Boca Raton and West Palm Beach, Florida Option Trading Abuse FINRA Arbitration and Litigation Attorney:

Options Trading:

Market Participants – There are generally four types of market participants in options trading: (1) buyer of calls; (2) sellers of calls; (3) buyers of puts; and (4) sellers of puts.

Opening a Position – When you buy or write a new options contract, you are establishing an open position. That means that you have established one side of an options contract and will be matched with a buyer or seller on the other side of the contract.

Closing a Position – If you already hold an options contract or have written one, but want to get out of the contract, you can close your position, which means either selling the same option you bought (if you are a holder), or buying the same option contract you sold (if you are a writer).

The following are examples of basic call and put option transactions:

Call Option: On December 1, 2014, ABC Stock is trading at $68 per share. You believe the price of ABC stock will rise soon and decide to purchase an ABC December 70 Call. The premium is $2.20 for the ABC December 70 Call. The expiration date of the option is the third Friday of December and the strike price is $70. The total price of the contract is $2.20 x 100 = $220 (plus commissions which we will not account for in this example).

Since the strike price of the call option is $70, the stock must rise above $70 before the call option is “in-the-money.” Additionally, since the contract premium is $2.20 per share, the price of ABC would need to rise to $72.20 in order for you to break even on the transaction.

Two weeks later the stock price has risen to $80. As the value of the underlying stock has increased, the premium on the ABC December 70 Call has also increased to $10.20, making the option contract now worth $10.20 x 100 = $1020. If you sell the option now (closing your position) you would collect the difference between the premium you paid and the current premium $1020-$220 = $800 (minus any commission costs). Alternatively, you could exercise the option and buy the underlying shares from the writer of the call for $70 (the strike price); the writer is obligated to sell the buyer those shares at $70 even though their market value is $80.

Now, suppose you believe the price of the stock will continue rising until the expiration date and you decide to wait to sell or exercise the option. Unfortunately, the stock price drops to $65 on the expiration date. Since this is less than the $70 strike price, the option is out-of-the-money and expires worthless. This means you will have lost the initial $220 premium you paid for the options contract.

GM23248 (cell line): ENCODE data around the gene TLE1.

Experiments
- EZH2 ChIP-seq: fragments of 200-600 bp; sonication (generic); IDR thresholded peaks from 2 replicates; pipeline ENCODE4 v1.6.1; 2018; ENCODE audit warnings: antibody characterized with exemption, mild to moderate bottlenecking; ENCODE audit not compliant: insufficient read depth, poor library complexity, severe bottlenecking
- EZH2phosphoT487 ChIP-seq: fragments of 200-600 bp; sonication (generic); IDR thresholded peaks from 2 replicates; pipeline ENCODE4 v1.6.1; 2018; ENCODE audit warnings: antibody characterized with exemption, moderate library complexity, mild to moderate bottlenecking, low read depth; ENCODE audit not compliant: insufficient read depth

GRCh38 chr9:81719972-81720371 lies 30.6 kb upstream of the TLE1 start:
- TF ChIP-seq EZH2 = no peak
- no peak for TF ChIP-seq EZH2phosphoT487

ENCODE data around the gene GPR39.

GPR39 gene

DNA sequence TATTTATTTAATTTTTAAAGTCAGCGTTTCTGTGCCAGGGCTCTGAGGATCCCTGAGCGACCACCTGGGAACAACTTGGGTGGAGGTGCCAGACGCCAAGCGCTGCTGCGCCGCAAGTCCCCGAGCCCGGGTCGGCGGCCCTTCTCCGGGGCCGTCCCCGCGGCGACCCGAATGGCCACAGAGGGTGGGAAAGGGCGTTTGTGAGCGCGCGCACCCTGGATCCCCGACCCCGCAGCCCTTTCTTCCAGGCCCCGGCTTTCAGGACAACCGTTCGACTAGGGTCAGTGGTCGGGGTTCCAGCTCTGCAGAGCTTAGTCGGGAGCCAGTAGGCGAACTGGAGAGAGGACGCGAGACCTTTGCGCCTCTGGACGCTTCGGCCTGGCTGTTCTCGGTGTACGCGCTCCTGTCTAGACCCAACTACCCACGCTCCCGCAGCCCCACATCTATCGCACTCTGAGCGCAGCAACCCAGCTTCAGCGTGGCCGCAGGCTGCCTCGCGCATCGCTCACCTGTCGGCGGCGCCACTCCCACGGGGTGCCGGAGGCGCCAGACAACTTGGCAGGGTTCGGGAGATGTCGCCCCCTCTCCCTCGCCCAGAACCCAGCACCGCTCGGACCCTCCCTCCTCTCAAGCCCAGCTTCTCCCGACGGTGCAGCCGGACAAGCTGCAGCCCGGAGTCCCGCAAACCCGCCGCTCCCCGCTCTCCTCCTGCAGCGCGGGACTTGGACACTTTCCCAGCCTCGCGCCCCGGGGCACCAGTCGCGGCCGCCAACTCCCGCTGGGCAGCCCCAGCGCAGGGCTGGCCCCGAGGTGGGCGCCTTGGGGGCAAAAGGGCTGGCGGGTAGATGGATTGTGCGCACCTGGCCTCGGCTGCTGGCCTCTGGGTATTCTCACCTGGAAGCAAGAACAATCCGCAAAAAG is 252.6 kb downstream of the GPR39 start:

Put Option: On December 1, 2014, ABC Stock is trading at $72 per share. You believe the price of ABC stock will fall soon and decide to purchase an ABC December 70 Put. The premium is $2.20 for the ABC December 70 Put. The expiration date of the option is the third Friday of December and the strike price is $70. The total price of the contract is $2.20 x 100 = $220 (plus commissions which we will not account for in this example).

Since the strike price of the put option is $70, the stock must drop below $70 before the put option is “in-the-money.” Additionally, since the contract premium is $2.20 per share, the price of ABC would need to drop to $67.80 in order for you to break even on the transaction.

Two weeks later the stock price has dropped to $60. As the value of the underlying stock has decreased, the premium on the ABC December 70 Put has increased to $10.20, making the option contract now worth $10.20 x 100 = $1020. If you sell the option now (closing your position) you would collect the difference between the premium you paid and the current premium $1020-$220 = $800 (minus any commission costs). Alternatively, you could exercise the option and sell the underlying shares to the writer of the put for $70 (the strike price); the writer is obligated to buy those shares at $70 even though their market value is $60.

Now, suppose you believe the price of the stock will continue dropping up until the expiration date and you decide to wait to sell or exercise the option. Unfortunately, the stock price rises to $75 on the expiration date. Since this is more than the $70 strike price, the option is out-of-the-money and expires worthless. This means you will have lost the initial $220 premium you paid for the options contract.

These two examples provide you with a basic idea of how options transactions may operate. Investors should note that these examples are some of the most basic forms of options. Many options contracts and the trading strategies that utilize them are much more complex. Consequently, option trading may not be suitable for a risk adverse investor.

Please keep in mind that the above information is being provided for educational purposes only.  It is not designed to be complete in all material respects.  Thus, it should not be relied upon a legal or investment advise.  If you have any questions concerning the above, you should contact a qualified professional.